Minute with a Muslim #270 – Maybe They Repented Already

Tom Facchine


Channel: Tom Facchine

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People change. I think that's one thing that we forget a lot, especially in the in the age of YouTube and Facebook and all these sorts of things where if you say something from 2015 and 2010, now it's recorded. Now it's going around. Now it's out there, right? And so maybe you see a video and you're like, Oh my God, how could they say such a thing that's so problematic, and that person might have changed, and you don't even know it. And you might be kind of on some sort of canceled culture crusade against somebody for something that they've done in the past. And maybe it's something that they've already repented from. It's very possible. Now, what does it look like to

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repent? Sometimes, what are our expectations? Sometimes we want the person that grovel, whiten, you know, rub their faces in the mud and do this huge public kind of retraction and say, I was wrong about this. And I was so misguided. And so but man, I really would implore people to just treat other people the way that they would like to be treated on these sorts of things. Think about yourself in that situation, think about how hard it is on the neffs for someone to admit that they're wrong period to themselves. And then to come out with a sort of groveling public public retraction about sorts of things. You can say, Okay, well, they did a public harm. And they said

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this thing in public and so everything should be in public. Yeah. And you might be right. I don't know, maybe you are, right. But I know for a fact that you wouldn't like to be treated that way. And I know for a fact that I wouldn't like to be treated that way. You know, I'm a Shafi has written poetry about this. And this is well known. And, honestly, this is the son of the Prophet alayhi salatu salam, when it comes to when people would do stuff, he would get up on them and walk. And he would say, my Bella Coleman fit together, okay, they're like, what's wrong with a group of people that do this and do that there's a reason he didn't name people, because the objective is sort of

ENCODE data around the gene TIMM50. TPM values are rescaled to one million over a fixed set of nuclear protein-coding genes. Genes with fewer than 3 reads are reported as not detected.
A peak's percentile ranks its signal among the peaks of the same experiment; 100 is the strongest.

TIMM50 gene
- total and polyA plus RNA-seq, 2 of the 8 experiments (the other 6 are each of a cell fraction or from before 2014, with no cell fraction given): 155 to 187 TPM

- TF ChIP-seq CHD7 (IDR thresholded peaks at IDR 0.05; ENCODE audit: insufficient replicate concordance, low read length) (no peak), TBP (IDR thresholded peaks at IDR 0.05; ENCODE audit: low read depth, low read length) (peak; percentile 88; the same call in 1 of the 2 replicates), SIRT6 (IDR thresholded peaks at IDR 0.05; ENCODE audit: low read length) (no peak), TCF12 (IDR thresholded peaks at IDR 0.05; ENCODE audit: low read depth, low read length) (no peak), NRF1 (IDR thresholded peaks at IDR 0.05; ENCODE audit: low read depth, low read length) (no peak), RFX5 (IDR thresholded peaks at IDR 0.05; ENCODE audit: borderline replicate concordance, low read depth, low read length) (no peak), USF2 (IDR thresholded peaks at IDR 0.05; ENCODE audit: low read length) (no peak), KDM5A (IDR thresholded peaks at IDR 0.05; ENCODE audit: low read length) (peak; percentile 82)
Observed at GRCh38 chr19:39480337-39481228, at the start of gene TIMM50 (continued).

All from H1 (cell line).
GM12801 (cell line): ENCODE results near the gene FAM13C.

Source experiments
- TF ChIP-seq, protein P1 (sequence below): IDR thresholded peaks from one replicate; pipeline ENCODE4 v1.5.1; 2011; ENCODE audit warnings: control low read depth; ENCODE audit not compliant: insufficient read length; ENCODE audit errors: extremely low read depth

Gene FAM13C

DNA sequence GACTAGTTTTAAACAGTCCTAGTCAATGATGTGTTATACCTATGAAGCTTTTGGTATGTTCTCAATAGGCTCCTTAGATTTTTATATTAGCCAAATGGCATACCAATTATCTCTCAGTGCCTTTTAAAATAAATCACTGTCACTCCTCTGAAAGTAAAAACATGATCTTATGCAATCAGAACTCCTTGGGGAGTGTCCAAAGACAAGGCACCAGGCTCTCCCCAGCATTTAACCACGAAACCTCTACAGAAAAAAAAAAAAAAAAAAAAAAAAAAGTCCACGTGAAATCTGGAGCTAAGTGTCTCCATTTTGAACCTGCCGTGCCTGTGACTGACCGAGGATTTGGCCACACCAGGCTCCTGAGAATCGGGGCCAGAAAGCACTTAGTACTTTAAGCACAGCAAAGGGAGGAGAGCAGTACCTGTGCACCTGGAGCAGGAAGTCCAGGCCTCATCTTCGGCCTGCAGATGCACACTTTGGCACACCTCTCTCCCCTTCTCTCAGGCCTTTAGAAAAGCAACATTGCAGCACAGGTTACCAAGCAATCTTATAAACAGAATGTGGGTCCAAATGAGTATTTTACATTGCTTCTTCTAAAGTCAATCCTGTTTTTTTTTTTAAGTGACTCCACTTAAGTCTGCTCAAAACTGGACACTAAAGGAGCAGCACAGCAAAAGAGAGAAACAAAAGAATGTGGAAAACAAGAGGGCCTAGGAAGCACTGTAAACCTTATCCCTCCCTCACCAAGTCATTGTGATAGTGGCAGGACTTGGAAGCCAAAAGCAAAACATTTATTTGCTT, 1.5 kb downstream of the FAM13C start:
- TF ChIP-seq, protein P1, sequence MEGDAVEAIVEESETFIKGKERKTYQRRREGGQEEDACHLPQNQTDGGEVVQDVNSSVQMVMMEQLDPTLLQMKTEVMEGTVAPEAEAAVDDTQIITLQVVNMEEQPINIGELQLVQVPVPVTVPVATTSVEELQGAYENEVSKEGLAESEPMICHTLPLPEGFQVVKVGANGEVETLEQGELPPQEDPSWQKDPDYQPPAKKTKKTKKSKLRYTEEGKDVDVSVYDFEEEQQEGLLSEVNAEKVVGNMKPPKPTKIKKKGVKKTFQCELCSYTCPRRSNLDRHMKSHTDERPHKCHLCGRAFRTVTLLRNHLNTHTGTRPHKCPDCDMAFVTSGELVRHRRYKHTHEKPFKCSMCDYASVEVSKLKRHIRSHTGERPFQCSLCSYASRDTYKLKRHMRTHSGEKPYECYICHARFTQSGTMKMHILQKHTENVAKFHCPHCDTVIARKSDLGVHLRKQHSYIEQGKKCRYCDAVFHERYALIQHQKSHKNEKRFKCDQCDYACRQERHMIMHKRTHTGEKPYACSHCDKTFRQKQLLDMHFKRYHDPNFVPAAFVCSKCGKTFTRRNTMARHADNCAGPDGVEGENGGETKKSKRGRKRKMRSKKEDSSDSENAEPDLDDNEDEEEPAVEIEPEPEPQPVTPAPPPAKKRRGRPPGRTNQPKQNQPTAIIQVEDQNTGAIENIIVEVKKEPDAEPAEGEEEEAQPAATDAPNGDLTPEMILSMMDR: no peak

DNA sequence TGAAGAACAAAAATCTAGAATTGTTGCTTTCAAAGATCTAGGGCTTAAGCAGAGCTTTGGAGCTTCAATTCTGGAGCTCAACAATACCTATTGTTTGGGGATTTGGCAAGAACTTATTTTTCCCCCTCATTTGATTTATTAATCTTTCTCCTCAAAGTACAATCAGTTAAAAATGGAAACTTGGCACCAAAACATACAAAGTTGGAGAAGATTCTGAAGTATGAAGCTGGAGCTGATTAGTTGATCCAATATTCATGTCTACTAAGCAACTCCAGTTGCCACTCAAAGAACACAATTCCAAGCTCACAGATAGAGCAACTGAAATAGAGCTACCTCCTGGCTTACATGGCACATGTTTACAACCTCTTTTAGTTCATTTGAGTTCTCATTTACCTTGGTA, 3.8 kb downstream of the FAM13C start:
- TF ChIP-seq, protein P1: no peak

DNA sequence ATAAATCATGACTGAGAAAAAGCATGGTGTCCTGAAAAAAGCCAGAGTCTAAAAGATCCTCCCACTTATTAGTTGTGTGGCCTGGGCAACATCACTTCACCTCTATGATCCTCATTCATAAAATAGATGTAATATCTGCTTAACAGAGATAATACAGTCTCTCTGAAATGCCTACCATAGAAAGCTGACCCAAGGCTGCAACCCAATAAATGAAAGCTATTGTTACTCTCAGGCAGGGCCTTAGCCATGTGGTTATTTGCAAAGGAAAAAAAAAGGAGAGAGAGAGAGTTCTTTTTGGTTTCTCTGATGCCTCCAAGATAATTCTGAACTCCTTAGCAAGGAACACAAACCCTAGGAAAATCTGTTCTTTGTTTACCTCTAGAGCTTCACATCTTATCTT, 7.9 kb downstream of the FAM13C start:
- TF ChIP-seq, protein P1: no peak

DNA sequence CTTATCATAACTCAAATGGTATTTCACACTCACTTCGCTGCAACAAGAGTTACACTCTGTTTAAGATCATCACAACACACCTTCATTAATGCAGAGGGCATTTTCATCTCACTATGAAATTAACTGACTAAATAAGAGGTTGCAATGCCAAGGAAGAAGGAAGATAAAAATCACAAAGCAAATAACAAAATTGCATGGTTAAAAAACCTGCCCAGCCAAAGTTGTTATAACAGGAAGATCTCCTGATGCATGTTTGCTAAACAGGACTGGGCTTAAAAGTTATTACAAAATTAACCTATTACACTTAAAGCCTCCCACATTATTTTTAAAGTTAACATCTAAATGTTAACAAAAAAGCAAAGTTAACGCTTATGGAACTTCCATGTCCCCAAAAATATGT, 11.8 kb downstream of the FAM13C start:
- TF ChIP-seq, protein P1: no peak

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the objective is somebody returning to the right path. And that's a mark of sincerity for somebody that wants to maximize the likelihood that somebody else is going to return to the right path and to do whatever is reasonable to ease that person's return to the right path. And sometimes we employ strategies that are the opposite. Sometimes we employ strategies that make it difficult for people to return to the right path. And I'm sure throughout Muslim history in the history of Islamic scholarship, you can find scholars yes, that were extremely stern and extremely even, like put people on blast about this issue and that issue, but at the end of the day, we have to be concerned

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that we're being affected by a non Islamic ethic here. We have to be concerned that we're being affected by canceled culture, we have to be concerned that we're being affected by sort of the shrieking, shrill politics of what we see today. People attacking each other on social media and things like that. How do we know how do we know that our manner of dealing with other people when they make horrible mistakes is really coming from our Islamic tradition. It's not coming from somewhere else.